Risk Trend Numbers – Number of Suppliers This is the number of trade suppliers who have reported their accounts receivable information to Equifax each quarter. An increase in the number of suppliers can be expected in a growing business. A decrease could mean that some trade suppliers are no longer reporting to Equifax, they stopped dealing with the business or perhaps they are now on COD terms (Equifax normally excludes zero balance supplier trade lines (COD) from reports)
Risk Trend Numbers – Total Owing, Amount Current, 1st Period Past Due, 2nd Period Past Due, 3rd Period Past Due These columns represent the total amount outstanding to the number of suppliers reporting in a particular calendar quarter. It is a consolidated aging of the accounts.
Risk Score Ranges These ranges, selected by Equifax, describe the risk associated with a score compared to the whole database. In 2003 the database distribution looked like this:
  3% were in the 0 to 9 range
  88% were in the 10 to 20 range
  6% were in the 21 to 30 range
  2% were in the 31 to 40 range
  1% were in the 41 to 69 range.
A score of 70 will not appear in the Risk Trend section since a 70 is a Flag and not a calculated score. Instead, the actual calculated score will appear here without taking into account the previous bankruptcy information.
Credit Information Score for this Business There are seven factors composing the Credit Information Score. The lowest score for each factor is zero the highest being 10. The sum of all seven factors make up the Credit Information Score.

Here is a list of the factors and the reasons we have included them:
  • Years on File – Business under 2 years have a very high failure rate. Those under 5 years have a better chance but are still at a high risk for failure. Once a business has been on file for 9 years or more its risk associated with 'starting up' is no longer a factor.
  • Current Payment Index – A business that pays its invoices when due is much less likely to experience business interruptions from supplier actions than one that is past due.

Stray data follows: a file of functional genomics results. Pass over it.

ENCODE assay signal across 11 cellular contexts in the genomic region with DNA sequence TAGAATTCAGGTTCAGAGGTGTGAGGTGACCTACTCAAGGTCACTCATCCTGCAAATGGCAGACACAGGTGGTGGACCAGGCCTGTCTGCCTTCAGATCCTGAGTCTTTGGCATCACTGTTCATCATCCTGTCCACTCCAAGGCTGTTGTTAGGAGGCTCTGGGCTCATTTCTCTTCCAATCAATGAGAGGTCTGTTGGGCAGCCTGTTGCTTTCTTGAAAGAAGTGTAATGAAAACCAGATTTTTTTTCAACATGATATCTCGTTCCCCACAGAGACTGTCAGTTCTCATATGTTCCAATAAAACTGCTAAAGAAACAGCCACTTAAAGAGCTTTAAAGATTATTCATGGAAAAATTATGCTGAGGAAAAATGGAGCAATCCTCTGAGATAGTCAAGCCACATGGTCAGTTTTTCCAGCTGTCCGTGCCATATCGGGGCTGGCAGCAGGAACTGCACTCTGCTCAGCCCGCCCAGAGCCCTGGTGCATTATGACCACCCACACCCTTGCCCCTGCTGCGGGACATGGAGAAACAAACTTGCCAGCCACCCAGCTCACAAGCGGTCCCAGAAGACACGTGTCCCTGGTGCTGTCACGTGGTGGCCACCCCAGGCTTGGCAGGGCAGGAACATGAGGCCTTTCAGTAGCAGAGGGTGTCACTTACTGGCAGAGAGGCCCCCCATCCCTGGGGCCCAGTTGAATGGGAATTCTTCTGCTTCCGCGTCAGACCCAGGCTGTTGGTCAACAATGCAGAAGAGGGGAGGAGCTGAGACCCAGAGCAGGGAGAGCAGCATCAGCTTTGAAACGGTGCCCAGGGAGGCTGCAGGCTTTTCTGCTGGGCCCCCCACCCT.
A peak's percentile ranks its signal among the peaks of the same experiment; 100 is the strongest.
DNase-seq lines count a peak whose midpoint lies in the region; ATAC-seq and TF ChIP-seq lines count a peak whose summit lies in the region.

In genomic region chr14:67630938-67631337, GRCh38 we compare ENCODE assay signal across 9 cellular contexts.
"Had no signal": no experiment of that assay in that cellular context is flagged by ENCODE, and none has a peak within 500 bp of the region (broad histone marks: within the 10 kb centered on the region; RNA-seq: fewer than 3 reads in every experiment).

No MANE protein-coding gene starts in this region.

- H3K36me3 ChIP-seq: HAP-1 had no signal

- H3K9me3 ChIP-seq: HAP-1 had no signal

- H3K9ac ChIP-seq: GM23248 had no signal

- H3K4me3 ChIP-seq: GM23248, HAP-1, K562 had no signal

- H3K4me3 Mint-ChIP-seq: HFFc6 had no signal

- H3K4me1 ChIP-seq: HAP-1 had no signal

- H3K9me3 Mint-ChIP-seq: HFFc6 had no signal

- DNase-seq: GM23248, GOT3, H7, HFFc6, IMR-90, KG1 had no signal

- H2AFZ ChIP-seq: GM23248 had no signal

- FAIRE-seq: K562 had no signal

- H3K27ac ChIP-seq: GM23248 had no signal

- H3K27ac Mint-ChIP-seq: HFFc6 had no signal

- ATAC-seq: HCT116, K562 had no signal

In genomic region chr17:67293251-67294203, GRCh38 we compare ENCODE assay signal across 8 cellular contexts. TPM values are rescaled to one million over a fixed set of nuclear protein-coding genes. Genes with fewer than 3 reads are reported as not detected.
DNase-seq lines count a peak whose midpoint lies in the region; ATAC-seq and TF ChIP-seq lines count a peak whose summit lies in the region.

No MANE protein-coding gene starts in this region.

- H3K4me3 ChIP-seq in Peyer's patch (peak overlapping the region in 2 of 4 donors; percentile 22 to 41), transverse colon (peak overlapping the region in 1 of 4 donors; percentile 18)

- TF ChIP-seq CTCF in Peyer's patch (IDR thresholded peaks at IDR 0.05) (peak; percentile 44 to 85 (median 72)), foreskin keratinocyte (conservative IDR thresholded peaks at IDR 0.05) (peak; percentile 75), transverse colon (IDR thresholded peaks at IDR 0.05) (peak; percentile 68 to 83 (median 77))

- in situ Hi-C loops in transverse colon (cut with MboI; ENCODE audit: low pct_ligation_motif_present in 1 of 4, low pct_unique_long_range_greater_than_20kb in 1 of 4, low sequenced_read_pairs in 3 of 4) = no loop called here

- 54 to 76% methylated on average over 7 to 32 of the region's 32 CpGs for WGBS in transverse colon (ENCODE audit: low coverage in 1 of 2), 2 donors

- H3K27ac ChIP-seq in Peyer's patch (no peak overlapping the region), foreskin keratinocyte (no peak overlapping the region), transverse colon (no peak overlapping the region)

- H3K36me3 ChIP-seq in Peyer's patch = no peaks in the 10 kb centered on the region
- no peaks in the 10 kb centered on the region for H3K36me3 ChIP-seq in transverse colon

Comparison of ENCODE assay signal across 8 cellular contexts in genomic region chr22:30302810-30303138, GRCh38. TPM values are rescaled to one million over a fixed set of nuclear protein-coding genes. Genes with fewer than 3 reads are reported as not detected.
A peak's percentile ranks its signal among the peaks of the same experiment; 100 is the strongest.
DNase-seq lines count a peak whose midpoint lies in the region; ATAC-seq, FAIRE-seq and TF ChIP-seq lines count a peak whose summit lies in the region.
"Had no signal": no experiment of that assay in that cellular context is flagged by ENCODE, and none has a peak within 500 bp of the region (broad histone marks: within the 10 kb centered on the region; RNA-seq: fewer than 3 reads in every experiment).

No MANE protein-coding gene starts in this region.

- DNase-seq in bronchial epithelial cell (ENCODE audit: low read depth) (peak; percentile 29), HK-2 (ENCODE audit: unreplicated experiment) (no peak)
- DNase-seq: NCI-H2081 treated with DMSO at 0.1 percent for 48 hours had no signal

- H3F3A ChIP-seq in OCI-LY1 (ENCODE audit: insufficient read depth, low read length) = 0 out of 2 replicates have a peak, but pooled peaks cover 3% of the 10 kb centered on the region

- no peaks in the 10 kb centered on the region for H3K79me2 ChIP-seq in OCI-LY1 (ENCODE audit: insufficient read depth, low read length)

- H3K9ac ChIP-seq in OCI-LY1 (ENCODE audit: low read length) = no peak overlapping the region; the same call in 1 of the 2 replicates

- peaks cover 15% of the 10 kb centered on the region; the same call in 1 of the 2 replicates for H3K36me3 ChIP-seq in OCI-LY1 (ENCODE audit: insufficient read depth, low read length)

• Number of Trade Suppliers on file – A business with numerous suppliers reporting to Equifax likely has the trust of its suppliers who deem them credit worthy. Equifax gives a higher score to businesses with few or no suppliers on file for two reasons. First, it is possible that the lack of reporting suppliers is due to no balances to report (ie. COD) or, as a precaution Equifax adds risk points because we do not have enough information to give them a good rating. We err on the side of caution.
  • Last complete quarter Payment Index compared to the Payment index a previous year - We compare the payment habits of the business at one point in time versus the same time in the previous year. If suppliers are reporting receiving payments slower than previously they score higher risk points. If they are paying sooner or about the same they score no risk points.
  • Number of Derogatory Items – Most businesses will run into some problems or disputes over their existence. If they have zero or one derogatory item on file over the past two years it is not counted against them for scoring. If they have two to four they score a few risk points. More derogatory items than this is a reason to review the details of those items and consequently they score more risk points.